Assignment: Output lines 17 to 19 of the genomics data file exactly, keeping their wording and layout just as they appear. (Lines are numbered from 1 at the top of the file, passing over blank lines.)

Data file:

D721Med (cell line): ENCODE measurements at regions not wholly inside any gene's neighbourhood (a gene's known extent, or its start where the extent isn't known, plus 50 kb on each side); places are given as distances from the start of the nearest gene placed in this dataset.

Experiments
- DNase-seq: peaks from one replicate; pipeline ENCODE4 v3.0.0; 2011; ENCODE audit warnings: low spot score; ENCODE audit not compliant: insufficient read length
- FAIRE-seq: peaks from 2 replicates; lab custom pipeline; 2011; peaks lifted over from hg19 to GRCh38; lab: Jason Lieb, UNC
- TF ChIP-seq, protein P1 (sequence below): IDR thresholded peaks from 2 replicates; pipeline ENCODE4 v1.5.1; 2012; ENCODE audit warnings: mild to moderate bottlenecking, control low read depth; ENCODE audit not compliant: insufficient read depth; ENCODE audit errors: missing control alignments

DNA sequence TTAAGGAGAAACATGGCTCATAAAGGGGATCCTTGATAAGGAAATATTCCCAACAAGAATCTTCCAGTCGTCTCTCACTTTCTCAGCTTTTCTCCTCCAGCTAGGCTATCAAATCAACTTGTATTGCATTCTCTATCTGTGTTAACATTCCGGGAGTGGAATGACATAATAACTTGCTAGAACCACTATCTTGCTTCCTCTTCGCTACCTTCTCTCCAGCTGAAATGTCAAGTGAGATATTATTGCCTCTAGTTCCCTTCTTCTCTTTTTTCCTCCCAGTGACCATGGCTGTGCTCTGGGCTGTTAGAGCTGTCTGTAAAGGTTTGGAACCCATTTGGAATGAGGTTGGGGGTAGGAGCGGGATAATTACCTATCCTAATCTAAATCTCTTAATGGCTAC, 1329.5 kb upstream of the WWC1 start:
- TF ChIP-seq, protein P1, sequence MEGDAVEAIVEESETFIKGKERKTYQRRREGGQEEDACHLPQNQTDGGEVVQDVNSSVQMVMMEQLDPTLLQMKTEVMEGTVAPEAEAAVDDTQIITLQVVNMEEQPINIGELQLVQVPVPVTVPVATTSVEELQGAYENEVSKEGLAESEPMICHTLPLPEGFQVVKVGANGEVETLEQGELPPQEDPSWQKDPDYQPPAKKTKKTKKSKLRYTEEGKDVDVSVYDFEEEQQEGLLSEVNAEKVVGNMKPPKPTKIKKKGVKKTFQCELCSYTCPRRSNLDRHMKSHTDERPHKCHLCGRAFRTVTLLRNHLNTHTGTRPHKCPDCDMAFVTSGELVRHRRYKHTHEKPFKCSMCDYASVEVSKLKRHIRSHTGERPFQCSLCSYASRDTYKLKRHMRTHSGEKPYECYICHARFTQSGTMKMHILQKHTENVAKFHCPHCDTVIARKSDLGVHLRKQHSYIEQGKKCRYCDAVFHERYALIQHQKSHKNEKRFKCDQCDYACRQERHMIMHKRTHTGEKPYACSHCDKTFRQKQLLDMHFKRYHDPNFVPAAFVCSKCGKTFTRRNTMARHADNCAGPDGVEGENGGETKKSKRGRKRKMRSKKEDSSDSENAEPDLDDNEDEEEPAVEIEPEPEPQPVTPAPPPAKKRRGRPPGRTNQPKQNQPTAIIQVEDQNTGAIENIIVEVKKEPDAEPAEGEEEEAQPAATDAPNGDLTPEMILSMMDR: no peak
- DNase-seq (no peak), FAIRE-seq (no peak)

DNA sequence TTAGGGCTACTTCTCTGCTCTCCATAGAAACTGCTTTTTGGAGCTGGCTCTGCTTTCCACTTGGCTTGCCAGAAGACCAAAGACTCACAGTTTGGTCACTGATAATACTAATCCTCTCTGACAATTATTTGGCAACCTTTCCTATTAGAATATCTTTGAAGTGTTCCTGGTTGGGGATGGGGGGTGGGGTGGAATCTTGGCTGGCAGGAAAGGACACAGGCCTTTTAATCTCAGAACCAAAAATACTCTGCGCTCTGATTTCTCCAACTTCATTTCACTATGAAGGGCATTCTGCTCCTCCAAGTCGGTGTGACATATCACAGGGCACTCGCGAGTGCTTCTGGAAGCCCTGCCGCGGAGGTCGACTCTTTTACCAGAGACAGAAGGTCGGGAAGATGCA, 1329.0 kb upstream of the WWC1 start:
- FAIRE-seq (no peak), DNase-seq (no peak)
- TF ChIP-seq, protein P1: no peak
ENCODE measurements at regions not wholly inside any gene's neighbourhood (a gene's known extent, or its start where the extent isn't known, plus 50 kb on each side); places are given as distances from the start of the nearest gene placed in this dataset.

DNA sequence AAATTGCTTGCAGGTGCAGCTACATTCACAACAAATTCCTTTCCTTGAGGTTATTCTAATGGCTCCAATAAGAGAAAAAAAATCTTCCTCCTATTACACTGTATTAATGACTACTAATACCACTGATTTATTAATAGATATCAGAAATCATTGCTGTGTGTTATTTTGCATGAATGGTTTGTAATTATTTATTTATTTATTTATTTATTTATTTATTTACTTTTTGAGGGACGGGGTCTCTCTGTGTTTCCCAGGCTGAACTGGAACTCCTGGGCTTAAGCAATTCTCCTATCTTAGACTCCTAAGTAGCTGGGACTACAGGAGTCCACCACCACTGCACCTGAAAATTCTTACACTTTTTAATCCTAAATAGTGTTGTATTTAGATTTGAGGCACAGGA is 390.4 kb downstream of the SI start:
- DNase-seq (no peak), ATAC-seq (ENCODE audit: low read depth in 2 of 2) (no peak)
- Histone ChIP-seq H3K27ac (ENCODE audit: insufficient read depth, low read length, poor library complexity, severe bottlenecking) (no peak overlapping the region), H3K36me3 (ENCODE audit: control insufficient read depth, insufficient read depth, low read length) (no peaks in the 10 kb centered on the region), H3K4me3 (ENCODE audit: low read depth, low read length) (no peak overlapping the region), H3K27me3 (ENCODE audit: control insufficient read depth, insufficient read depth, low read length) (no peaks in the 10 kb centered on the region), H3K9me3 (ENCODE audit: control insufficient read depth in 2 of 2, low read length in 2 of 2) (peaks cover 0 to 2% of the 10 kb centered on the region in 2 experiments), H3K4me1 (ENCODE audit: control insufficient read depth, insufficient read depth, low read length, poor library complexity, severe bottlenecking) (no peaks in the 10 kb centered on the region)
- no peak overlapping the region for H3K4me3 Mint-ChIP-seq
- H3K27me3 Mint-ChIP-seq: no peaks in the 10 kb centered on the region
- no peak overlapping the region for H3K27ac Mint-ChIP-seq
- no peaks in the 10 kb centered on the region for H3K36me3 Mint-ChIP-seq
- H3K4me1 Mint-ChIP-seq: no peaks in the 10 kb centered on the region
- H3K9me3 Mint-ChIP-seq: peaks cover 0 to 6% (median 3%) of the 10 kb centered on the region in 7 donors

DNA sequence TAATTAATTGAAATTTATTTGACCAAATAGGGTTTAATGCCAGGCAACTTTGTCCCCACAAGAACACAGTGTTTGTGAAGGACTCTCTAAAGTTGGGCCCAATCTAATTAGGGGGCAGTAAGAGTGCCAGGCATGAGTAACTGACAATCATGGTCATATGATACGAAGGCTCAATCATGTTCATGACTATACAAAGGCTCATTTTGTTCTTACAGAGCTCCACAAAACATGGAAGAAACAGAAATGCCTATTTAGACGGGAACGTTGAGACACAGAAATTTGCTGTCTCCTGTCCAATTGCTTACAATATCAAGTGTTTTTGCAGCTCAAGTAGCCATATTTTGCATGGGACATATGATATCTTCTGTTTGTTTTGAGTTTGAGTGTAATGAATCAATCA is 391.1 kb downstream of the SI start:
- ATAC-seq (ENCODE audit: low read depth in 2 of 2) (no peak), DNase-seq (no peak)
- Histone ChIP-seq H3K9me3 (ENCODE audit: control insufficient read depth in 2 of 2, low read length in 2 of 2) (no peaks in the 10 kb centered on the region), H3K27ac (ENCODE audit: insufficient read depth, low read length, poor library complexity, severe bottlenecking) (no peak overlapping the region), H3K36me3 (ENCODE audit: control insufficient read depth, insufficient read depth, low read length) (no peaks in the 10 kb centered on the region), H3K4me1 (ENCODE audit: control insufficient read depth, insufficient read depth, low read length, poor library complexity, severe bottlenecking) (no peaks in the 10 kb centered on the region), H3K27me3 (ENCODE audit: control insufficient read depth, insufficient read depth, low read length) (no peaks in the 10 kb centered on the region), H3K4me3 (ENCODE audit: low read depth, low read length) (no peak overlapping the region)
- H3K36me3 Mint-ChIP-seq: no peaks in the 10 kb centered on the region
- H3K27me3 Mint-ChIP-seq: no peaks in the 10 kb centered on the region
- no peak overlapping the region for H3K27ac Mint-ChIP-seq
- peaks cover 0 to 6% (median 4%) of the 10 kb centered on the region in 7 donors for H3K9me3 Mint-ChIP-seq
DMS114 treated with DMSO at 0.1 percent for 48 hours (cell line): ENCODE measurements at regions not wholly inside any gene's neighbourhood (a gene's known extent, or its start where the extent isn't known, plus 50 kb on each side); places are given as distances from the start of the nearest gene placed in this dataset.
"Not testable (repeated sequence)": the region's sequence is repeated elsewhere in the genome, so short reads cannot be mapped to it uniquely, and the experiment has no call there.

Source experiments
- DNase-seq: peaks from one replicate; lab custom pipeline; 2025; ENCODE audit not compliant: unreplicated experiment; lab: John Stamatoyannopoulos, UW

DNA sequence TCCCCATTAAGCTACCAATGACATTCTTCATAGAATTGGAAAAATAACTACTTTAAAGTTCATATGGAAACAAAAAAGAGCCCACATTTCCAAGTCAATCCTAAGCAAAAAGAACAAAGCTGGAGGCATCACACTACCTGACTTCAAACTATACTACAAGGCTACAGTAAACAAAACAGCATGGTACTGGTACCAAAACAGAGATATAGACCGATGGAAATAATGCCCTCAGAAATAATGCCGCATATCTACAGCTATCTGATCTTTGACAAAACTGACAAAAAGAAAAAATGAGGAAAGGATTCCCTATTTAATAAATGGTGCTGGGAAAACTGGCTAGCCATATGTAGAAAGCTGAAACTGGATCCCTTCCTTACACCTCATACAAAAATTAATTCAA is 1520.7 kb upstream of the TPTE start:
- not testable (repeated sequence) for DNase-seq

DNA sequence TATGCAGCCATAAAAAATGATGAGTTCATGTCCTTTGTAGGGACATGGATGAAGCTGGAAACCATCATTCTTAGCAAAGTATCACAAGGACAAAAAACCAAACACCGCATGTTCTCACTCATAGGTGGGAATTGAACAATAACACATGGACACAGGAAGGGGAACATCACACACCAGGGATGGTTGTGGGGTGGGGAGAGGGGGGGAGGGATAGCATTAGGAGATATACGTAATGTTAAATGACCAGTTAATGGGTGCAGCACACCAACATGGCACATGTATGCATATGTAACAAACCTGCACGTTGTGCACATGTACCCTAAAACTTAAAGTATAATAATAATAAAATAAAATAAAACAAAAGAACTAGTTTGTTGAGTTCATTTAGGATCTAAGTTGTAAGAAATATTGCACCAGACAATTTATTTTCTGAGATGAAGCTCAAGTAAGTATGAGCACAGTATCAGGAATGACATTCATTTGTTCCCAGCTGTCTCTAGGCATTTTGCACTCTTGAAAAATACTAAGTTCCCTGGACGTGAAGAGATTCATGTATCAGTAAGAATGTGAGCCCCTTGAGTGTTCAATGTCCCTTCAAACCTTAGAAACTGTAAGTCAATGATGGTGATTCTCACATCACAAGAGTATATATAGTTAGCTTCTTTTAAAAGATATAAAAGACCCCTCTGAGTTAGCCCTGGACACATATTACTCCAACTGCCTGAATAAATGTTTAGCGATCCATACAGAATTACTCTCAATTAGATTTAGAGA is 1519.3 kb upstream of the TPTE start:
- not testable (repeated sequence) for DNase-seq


- H3K27me3 Mint-ChIP-seq: no peaks in the 10 kb centered on the region
- no peak overlapping the region for H3K27ac Mint-ChIP-seq
- no peaks in the 10 kb centered on the region for H3K36me3 Mint-ChIP-seq